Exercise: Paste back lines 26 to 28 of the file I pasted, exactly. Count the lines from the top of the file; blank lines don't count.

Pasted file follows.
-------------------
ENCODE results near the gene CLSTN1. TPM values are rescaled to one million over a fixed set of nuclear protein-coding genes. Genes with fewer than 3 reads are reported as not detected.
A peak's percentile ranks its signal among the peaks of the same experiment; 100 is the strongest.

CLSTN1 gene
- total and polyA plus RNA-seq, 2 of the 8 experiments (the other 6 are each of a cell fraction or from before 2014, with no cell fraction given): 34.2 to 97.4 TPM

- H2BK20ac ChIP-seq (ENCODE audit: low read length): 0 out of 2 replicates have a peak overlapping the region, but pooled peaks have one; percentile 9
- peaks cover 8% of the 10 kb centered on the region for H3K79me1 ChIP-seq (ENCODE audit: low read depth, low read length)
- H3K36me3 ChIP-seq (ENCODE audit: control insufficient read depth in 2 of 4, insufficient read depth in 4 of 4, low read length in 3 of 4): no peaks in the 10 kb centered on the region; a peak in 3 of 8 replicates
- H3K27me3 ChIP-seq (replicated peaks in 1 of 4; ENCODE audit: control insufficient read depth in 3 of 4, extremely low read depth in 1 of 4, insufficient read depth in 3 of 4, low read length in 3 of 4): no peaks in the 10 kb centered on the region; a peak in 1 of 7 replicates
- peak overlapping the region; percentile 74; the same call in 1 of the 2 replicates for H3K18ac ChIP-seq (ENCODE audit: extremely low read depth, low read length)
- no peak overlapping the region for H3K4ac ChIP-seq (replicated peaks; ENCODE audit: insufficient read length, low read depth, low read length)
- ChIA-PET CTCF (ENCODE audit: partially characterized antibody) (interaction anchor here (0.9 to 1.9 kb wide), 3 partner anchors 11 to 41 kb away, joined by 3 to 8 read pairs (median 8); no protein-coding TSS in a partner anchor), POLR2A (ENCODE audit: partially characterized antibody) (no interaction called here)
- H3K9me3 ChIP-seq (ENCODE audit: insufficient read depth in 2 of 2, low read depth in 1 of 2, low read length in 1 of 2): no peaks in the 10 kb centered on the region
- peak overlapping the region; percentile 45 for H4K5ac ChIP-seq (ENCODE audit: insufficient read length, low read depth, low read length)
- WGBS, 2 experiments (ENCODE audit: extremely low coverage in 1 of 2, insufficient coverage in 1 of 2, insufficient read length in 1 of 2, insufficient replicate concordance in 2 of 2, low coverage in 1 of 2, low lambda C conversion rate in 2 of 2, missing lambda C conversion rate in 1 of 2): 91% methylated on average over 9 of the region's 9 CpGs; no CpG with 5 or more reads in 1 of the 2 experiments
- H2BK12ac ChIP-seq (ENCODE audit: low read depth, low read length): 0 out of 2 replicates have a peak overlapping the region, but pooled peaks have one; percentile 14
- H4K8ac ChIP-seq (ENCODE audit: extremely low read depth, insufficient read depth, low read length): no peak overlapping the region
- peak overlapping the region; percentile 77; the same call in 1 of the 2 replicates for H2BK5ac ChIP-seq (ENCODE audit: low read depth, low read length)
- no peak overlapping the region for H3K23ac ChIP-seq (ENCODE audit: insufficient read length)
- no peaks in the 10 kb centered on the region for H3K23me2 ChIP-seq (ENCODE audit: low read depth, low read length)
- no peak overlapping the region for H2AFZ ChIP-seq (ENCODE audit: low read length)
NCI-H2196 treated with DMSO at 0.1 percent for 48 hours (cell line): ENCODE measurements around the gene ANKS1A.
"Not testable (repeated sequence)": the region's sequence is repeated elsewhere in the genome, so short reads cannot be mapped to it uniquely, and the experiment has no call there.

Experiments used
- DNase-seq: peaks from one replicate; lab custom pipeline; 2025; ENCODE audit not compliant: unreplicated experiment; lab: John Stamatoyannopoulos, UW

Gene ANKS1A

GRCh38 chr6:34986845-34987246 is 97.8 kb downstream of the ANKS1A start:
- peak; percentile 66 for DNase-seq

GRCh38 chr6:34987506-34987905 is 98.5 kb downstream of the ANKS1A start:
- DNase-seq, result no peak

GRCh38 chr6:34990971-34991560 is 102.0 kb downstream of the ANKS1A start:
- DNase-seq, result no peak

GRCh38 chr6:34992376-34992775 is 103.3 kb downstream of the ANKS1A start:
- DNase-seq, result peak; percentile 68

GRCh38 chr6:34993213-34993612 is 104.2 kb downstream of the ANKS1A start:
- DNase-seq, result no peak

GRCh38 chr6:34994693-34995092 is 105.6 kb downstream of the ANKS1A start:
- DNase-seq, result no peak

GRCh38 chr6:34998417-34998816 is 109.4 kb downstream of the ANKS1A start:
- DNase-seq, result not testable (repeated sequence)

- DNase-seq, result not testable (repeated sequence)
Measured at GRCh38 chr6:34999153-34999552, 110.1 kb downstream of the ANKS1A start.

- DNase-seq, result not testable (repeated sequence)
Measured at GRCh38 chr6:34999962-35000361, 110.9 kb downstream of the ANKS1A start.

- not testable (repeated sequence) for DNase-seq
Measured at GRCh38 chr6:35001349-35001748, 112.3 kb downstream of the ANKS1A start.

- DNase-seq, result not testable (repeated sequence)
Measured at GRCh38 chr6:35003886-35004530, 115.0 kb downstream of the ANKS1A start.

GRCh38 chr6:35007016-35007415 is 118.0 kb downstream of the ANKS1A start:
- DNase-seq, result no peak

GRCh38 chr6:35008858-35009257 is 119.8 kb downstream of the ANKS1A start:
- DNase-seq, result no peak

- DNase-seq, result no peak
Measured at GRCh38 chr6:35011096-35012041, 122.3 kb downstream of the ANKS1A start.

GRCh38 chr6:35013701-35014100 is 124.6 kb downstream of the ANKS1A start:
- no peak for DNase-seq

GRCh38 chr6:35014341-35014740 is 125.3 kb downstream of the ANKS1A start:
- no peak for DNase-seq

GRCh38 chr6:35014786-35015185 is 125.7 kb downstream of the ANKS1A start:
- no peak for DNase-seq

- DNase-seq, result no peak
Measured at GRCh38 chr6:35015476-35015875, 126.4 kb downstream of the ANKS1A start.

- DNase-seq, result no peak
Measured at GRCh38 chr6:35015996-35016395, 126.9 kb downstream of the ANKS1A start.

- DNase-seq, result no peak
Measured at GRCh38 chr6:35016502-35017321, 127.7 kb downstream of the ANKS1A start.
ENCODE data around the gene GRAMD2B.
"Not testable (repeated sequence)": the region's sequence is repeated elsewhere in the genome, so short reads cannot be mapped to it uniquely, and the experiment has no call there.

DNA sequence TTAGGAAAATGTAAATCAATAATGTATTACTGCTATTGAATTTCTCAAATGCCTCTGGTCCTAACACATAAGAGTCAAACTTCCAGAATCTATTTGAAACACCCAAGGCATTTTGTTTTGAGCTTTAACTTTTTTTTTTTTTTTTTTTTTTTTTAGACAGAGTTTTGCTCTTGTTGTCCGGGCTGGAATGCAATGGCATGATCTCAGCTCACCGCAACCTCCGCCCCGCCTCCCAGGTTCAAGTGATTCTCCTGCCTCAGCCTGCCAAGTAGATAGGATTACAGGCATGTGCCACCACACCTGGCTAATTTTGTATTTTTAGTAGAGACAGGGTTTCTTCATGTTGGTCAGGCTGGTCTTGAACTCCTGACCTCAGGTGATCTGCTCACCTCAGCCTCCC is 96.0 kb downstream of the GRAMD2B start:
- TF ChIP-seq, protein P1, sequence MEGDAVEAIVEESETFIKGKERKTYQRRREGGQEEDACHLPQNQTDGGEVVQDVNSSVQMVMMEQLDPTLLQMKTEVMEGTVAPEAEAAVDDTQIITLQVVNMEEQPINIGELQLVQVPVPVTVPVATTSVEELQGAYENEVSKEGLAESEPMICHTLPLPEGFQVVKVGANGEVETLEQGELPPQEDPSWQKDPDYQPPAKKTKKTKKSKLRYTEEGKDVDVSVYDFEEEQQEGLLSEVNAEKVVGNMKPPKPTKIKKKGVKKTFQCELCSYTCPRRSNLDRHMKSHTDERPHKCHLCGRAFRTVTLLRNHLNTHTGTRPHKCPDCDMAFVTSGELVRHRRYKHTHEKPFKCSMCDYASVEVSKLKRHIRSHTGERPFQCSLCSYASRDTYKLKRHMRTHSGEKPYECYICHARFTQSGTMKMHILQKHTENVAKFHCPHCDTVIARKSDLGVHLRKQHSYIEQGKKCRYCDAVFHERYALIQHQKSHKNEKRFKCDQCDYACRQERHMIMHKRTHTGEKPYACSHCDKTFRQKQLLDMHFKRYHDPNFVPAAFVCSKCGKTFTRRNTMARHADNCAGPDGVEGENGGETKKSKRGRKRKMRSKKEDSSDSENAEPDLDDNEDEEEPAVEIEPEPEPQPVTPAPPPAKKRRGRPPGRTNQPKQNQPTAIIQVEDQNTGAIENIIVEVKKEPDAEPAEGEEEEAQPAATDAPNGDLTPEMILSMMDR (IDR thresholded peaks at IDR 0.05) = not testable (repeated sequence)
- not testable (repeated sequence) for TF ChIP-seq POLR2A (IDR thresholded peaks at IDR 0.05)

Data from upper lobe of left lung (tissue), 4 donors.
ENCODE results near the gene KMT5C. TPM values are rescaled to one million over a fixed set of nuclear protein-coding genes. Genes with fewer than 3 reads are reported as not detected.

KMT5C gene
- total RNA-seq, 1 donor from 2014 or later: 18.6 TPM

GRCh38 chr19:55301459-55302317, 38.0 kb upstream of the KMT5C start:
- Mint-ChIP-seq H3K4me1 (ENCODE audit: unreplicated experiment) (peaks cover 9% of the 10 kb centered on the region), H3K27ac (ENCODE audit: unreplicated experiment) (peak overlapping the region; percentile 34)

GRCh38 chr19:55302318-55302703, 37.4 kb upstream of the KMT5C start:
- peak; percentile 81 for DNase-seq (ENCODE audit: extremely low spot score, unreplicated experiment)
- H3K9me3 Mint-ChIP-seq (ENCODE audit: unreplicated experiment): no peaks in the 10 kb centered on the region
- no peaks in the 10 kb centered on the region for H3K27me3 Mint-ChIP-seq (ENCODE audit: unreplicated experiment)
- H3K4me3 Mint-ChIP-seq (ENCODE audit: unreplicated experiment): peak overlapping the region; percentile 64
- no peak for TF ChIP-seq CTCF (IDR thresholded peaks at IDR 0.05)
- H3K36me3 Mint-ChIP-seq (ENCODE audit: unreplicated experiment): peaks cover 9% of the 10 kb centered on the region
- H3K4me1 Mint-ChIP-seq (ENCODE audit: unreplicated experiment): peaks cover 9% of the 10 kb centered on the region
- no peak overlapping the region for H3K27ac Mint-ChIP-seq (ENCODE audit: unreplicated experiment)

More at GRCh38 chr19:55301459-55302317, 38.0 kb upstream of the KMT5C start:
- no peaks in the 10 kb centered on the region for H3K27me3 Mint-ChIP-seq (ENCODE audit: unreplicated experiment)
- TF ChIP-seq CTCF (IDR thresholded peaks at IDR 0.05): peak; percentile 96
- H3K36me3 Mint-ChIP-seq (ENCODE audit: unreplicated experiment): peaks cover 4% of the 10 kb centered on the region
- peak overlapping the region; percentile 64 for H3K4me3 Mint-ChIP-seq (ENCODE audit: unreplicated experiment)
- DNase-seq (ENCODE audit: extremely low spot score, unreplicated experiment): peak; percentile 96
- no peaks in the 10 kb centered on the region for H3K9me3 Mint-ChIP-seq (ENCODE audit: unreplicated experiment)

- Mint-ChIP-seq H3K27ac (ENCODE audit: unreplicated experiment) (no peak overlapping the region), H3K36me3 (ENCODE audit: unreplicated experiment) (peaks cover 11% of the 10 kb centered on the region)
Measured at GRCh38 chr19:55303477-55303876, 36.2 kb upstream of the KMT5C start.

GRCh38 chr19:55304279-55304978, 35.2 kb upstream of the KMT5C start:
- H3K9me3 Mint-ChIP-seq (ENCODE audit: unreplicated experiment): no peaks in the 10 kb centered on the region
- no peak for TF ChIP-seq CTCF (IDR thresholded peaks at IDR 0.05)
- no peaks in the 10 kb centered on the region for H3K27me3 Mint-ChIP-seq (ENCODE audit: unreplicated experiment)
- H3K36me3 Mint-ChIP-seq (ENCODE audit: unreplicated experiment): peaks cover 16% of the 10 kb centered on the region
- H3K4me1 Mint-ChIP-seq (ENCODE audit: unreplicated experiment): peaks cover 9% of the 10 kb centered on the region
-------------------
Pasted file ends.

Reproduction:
GRCh38 chr6:34986845-34987246 is 97.8 kb downstream of the ANKS1A start:
- peak; percentile 66 for DNase-seq

GRCh38 chr6:34987506-34987905 is 98.5 kb downstream of the ANKS1A start: